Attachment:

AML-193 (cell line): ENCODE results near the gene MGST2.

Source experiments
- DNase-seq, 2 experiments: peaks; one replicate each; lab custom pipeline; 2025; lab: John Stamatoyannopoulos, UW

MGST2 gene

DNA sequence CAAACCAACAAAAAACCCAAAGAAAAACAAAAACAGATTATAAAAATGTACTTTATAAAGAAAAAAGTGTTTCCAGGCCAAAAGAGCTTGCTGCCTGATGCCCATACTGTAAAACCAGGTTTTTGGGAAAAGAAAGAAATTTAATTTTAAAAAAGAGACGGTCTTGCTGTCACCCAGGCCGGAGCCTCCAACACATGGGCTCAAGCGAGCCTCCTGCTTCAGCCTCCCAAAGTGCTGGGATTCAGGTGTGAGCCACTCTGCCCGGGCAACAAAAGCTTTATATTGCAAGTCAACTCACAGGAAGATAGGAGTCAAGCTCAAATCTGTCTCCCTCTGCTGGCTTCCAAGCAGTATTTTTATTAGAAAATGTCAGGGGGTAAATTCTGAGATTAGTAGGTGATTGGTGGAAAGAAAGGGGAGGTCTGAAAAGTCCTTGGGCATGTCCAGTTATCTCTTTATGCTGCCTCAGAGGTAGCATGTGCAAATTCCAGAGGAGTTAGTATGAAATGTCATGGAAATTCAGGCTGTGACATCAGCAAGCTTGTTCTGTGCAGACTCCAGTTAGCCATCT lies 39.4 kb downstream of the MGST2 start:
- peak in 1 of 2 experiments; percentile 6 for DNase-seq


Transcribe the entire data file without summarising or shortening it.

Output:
AML-193 (cell line): ENCODE results near the gene MGST2.

Source experiments
- DNase-seq, 2 experiments: peaks; one replicate each; lab custom pipeline; 2025; lab: John Stamatoyannopoulos, UW

MGST2 gene

DNA sequence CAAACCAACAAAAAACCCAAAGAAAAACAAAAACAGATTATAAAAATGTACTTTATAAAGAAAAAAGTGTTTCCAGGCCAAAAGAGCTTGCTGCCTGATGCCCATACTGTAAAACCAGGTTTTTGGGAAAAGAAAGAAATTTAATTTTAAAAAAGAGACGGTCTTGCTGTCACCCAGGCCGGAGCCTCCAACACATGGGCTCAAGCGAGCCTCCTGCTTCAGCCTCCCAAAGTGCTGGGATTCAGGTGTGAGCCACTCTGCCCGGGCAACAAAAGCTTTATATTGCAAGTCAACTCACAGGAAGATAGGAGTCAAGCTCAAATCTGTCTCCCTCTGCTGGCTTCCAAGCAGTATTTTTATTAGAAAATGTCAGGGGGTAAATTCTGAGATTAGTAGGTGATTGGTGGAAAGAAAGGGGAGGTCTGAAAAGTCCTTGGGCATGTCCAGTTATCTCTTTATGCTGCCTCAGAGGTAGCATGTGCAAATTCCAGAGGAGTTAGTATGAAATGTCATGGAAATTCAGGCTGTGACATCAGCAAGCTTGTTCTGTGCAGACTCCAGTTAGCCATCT lies 39.4 kb downstream of the MGST2 start:
- peak in 1 of 2 experiments; percentile 6 for DNase-seq